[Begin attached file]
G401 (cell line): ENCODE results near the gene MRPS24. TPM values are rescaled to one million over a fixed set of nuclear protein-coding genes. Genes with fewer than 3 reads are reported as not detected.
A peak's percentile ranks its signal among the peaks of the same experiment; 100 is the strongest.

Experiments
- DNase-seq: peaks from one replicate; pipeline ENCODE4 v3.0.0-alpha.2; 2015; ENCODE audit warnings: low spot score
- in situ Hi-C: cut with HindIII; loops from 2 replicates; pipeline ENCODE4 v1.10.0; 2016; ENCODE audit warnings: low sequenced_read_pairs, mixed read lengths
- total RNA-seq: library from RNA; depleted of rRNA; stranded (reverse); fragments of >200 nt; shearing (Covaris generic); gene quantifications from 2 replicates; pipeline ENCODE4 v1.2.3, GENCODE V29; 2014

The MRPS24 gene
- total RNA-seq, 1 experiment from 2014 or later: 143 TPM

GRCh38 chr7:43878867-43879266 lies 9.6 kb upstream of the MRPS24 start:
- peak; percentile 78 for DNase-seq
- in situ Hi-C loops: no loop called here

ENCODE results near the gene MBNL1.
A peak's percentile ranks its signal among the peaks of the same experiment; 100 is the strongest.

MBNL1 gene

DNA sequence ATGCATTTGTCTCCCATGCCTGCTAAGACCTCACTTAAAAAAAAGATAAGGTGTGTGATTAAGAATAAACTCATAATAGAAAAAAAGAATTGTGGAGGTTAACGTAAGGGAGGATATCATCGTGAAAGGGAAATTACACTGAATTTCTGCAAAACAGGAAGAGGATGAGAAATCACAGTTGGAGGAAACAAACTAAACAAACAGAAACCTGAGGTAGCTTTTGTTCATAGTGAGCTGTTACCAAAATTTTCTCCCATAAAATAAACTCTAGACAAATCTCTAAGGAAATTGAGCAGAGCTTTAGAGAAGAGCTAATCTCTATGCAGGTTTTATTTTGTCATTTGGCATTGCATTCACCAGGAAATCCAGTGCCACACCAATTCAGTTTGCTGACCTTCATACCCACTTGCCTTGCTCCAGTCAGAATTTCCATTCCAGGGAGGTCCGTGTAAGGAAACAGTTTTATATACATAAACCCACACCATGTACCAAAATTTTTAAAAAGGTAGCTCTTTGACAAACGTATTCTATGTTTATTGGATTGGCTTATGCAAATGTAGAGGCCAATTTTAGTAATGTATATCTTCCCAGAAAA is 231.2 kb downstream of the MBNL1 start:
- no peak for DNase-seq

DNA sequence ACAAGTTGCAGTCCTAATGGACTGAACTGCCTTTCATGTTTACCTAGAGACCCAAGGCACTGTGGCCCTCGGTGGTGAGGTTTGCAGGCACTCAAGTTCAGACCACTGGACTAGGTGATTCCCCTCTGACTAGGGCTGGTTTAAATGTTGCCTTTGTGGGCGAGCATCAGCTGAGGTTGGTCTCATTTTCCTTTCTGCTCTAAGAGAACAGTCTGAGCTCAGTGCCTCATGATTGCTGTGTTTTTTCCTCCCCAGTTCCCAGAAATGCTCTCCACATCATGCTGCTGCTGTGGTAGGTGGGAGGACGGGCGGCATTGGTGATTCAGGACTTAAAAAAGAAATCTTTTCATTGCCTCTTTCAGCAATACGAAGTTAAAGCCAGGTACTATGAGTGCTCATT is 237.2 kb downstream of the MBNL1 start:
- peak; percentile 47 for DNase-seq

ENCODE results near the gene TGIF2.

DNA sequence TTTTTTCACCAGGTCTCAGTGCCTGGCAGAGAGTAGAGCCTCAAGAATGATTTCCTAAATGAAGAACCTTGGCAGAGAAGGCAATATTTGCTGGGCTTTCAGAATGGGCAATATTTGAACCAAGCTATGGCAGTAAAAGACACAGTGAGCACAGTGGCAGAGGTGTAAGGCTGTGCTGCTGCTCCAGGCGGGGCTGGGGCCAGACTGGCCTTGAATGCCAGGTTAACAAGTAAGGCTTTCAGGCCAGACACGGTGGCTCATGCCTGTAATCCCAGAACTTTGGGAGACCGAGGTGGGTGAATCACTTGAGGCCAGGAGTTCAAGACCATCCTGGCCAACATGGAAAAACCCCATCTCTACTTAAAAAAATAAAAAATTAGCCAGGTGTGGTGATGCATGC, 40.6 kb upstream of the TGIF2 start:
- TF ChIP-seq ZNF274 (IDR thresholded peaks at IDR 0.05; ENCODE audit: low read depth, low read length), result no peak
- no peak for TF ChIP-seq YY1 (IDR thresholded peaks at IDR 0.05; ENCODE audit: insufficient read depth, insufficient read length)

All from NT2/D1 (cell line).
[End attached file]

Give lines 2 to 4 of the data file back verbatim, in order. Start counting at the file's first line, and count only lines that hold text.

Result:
A peak's percentile ranks its signal among the peaks of the same experiment; 100 is the strongest.

Experiments
- DNase-seq: peaks from one replicate; pipeline ENCODE4 v3.0.0-alpha.2; 2015; ENCODE audit warnings: low spot score